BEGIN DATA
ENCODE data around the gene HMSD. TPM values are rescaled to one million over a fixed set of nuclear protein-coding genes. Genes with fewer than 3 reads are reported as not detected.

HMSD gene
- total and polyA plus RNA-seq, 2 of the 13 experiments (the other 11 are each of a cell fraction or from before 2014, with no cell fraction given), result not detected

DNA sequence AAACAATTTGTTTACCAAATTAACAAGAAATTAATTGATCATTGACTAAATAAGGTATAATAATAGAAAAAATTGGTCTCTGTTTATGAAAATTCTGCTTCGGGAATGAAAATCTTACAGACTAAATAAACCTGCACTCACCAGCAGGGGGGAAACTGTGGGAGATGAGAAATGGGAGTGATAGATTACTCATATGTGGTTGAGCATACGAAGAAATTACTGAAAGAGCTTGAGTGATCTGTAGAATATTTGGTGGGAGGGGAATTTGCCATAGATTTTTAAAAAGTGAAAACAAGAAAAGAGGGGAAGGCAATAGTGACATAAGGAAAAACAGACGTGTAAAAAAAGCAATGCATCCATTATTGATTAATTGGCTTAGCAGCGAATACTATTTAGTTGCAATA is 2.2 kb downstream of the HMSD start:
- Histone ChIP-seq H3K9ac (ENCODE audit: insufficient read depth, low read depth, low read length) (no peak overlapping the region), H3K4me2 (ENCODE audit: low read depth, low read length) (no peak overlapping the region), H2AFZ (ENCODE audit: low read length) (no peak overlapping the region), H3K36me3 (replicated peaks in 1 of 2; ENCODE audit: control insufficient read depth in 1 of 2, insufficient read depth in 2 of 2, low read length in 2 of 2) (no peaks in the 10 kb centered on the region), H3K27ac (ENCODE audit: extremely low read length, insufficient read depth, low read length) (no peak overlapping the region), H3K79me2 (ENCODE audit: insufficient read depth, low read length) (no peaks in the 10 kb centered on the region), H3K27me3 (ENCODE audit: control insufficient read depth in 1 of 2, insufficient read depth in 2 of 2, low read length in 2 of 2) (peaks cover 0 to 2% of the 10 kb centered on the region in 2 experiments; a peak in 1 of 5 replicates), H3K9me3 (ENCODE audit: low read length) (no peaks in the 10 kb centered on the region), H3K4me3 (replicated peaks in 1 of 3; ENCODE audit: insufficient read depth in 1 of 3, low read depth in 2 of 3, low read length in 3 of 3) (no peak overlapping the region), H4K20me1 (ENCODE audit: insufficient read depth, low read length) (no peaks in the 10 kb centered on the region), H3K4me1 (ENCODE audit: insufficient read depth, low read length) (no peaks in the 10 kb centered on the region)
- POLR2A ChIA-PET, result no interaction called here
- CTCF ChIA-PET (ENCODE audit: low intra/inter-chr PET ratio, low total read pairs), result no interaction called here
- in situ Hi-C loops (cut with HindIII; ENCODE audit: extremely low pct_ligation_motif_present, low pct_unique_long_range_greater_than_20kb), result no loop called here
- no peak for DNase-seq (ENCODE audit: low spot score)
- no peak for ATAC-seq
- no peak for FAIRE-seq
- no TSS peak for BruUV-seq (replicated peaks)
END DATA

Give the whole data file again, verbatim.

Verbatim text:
ENCODE data around the gene HMSD. TPM values are rescaled to one million over a fixed set of nuclear protein-coding genes. Genes with fewer than 3 reads are reported as not detected.

HMSD gene
- total and polyA plus RNA-seq, 2 of the 13 experiments (the other 11 are each of a cell fraction or from before 2014, with no cell fraction given), result not detected

DNA sequence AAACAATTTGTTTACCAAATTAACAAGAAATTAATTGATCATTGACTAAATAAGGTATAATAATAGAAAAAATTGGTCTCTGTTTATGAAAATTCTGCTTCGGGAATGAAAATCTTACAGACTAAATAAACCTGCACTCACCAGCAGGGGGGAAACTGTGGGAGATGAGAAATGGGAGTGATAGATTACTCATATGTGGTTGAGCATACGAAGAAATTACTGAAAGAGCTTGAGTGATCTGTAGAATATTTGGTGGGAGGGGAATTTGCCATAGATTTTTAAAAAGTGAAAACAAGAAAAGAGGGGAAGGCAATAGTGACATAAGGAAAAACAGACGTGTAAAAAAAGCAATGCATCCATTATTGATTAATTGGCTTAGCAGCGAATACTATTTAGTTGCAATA is 2.2 kb downstream of the HMSD start:
- Histone ChIP-seq H3K9ac (ENCODE audit: insufficient read depth, low read depth, low read length) (no peak overlapping the region), H3K4me2 (ENCODE audit: low read depth, low read length) (no peak overlapping the region), H2AFZ (ENCODE audit: low read length) (no peak overlapping the region), H3K36me3 (replicated peaks in 1 of 2; ENCODE audit: control insufficient read depth in 1 of 2, insufficient read depth in 2 of 2, low read length in 2 of 2) (no peaks in the 10 kb centered on the region), H3K27ac (ENCODE audit: extremely low read length, insufficient read depth, low read length) (no peak overlapping the region), H3K79me2 (ENCODE audit: insufficient read depth, low read length) (no peaks in the 10 kb centered on the region), H3K27me3 (ENCODE audit: control insufficient read depth in 1 of 2, insufficient read depth in 2 of 2, low read length in 2 of 2) (peaks cover 0 to 2% of the 10 kb centered on the region in 2 experiments; a peak in 1 of 5 replicates), H3K9me3 (ENCODE audit: low read length) (no peaks in the 10 kb centered on the region), H3K4me3 (replicated peaks in 1 of 3; ENCODE audit: insufficient read depth in 1 of 3, low read depth in 2 of 3, low read length in 3 of 3) (no peak overlapping the region), H4K20me1 (ENCODE audit: insufficient read depth, low read length) (no peaks in the 10 kb centered on the region), H3K4me1 (ENCODE audit: insufficient read depth, low read length) (no peaks in the 10 kb centered on the region)
- POLR2A ChIA-PET, result no interaction called here
- CTCF ChIA-PET (ENCODE audit: low intra/inter-chr PET ratio, low total read pairs), result no interaction called here
- in situ Hi-C loops (cut with HindIII; ENCODE audit: extremely low pct_ligation_motif_present, low pct_unique_long_range_greater_than_20kb), result no loop called here
- no peak for DNase-seq (ENCODE audit: low spot score)
- no peak for ATAC-seq
- no peak for FAIRE-seq
- no TSS peak for BruUV-seq (replicated peaks)